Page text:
Geo-integration push aimed at 20/80 target
The world is being tied more tightly together than ever before and data is moving closer to the interpreter's fingertips. The old 80/20 ratio of data search-to-interpretation time and effort is being squeezed to about 60/40 as this is being written, and will soon be reduced to a 20/80 ratio. This is the goal that the service companies have set for themselves.
New software tools and online libraries are becoming available (yes, through E-commerce). These new resources are being driven by the cost-containment and productivity targets set in an attempt to draw investment money back into oil and gas.
The digital revolution is beginning to tackle the diverse data needs of geologists in particular. Numeric-intensive professions - geophysics, engineering, and finance - have all been heavy users of computer power to encode, derive, and extract data of various types. More synthesis-oriented professions, such as geology, continue to struggle because of diverse, non-numeric data types, particularly imagery. This is beginning to change, due to:
- Improved computer databases
- Quick communication links
- Higher bandwidth
- Large format digital workspaces.
Larger format computer equipment, readily accessible data sources, and improved software tools now allow diverse data to be displayed and manipulated in the digital space. This will result in geoscientists having more interpretation/ prospect development time, and less data hunt/ search time.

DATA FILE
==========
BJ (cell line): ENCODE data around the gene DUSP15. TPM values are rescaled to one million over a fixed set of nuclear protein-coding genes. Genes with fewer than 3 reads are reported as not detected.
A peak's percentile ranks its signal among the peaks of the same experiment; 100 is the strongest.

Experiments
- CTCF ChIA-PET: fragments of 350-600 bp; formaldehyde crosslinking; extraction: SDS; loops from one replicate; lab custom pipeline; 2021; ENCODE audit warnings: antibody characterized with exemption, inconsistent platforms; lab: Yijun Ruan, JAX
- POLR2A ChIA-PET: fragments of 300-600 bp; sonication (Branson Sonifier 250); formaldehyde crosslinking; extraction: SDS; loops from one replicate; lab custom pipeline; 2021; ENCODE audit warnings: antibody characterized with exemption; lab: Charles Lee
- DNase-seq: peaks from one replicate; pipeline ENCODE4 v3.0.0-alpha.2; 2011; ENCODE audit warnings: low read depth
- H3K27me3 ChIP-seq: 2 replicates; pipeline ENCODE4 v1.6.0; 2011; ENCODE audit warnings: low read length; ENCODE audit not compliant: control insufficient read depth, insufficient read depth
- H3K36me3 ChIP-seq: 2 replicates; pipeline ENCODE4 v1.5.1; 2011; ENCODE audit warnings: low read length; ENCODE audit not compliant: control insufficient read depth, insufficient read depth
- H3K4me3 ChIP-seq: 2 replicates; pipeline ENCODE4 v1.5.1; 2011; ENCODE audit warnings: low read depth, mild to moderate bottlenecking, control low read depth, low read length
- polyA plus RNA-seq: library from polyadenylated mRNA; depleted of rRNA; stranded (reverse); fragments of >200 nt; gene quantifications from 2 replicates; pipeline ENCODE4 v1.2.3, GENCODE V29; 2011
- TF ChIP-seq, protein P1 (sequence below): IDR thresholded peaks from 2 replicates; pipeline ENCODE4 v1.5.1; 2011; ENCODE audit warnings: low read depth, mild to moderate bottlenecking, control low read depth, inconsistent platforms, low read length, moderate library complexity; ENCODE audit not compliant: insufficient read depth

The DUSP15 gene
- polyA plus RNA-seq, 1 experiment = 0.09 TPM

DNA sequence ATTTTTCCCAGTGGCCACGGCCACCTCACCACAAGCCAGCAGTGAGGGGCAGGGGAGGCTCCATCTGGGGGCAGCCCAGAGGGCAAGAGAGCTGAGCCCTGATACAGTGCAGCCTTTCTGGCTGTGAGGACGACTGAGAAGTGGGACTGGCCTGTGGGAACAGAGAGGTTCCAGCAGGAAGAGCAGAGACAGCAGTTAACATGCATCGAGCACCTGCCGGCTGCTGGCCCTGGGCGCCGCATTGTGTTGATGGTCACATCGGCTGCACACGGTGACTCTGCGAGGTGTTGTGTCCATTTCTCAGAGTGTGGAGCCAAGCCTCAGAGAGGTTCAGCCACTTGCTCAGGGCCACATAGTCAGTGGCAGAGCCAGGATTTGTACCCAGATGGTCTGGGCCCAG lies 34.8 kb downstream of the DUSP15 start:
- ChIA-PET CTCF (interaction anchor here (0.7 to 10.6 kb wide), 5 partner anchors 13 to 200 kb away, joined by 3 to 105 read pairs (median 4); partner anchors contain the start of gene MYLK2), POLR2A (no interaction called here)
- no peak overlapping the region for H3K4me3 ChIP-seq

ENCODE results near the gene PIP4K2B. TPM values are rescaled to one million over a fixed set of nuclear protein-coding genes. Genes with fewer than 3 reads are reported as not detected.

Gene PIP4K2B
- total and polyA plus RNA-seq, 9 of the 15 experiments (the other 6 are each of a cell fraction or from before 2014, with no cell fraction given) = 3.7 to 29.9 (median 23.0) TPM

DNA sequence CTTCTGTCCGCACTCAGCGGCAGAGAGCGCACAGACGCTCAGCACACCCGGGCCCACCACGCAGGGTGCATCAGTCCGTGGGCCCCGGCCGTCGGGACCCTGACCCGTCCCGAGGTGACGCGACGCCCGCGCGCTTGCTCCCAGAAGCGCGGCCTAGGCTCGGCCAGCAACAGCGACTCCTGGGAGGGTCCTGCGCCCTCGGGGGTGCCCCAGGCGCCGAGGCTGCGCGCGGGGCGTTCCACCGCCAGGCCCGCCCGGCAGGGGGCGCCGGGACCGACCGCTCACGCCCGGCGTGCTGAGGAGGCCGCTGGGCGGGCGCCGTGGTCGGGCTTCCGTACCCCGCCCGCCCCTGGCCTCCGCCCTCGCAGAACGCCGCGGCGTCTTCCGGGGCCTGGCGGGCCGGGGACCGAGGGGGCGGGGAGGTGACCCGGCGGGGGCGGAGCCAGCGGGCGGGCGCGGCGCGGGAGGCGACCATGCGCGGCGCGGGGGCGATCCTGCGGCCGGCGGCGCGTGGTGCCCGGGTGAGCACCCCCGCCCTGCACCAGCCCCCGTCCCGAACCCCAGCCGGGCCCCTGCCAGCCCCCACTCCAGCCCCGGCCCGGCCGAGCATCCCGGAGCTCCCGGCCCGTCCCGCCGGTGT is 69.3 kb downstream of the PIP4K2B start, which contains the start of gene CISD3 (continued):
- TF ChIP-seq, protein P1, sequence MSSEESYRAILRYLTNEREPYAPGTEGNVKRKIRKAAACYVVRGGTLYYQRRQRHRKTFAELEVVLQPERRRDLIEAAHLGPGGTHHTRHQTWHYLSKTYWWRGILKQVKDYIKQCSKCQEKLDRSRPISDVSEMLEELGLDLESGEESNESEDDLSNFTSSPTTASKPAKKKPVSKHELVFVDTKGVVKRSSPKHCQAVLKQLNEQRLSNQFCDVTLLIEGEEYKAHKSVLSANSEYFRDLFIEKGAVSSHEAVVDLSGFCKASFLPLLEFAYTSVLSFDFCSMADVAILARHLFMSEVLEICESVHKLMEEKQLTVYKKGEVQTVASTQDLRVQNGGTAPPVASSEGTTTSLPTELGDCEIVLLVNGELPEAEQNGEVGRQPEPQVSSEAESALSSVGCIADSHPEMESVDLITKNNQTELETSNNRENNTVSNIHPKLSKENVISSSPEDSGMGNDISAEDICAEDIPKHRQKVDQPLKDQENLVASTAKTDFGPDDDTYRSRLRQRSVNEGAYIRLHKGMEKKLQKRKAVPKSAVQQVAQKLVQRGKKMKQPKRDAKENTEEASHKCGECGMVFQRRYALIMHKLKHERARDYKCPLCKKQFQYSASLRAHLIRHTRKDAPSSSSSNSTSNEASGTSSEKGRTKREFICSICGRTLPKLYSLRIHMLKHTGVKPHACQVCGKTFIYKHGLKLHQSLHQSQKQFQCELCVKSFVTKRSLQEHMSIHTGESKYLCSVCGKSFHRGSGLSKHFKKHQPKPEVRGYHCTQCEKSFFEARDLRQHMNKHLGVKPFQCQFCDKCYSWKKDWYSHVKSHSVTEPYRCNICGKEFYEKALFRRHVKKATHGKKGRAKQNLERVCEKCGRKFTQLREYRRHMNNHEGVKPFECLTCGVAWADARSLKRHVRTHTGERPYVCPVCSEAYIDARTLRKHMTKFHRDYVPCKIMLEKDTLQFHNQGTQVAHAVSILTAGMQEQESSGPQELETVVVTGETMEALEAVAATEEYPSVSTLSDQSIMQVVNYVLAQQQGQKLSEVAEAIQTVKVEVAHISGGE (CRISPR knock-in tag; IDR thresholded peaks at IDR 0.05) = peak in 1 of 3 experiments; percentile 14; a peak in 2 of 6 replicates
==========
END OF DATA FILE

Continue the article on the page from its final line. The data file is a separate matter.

Polar search outlining early sea changes
The Ocean Drilling Program (ODP) is studying the climate history of the Tasmanian Seaway, between the Australian and Antarctica continents, to find clues to the paleo-oceanographic and paleo-climate changes associated with the opening of the waterway. The JOIDES Resolution is carrying 29 scientists on ODP Leg 189 to take core samples from five sites in water depths of 2,475 meters down to 3,580 meters. The expedition will augment cores taken from the region 25 years ago.
The seaway opened about 65 million years ago (Cenezoic Era) and affected both water circulation and weather circulation patterns over the South Pole. Current scientific thought is that the Earth's stepwise cooling and the development of polar ice sheets resulted in part from progressive plate tectonic motions that thermally isolated Antarctica and allowed the Antarctic Circumpolar Current to develop. Tectonic and paleo-oceanographic changes likely played a fundamental role in the evolution of the Earth's climate and contributed to changes in global sea level.
Virtual development boosting team concept
Tight asset team integration in VR (virtual reality) is beginning to show promise through early problem identification, higher error-trapping, multiple solution generation, and reduced cycle time. The team concept is a success but companies are still developing it.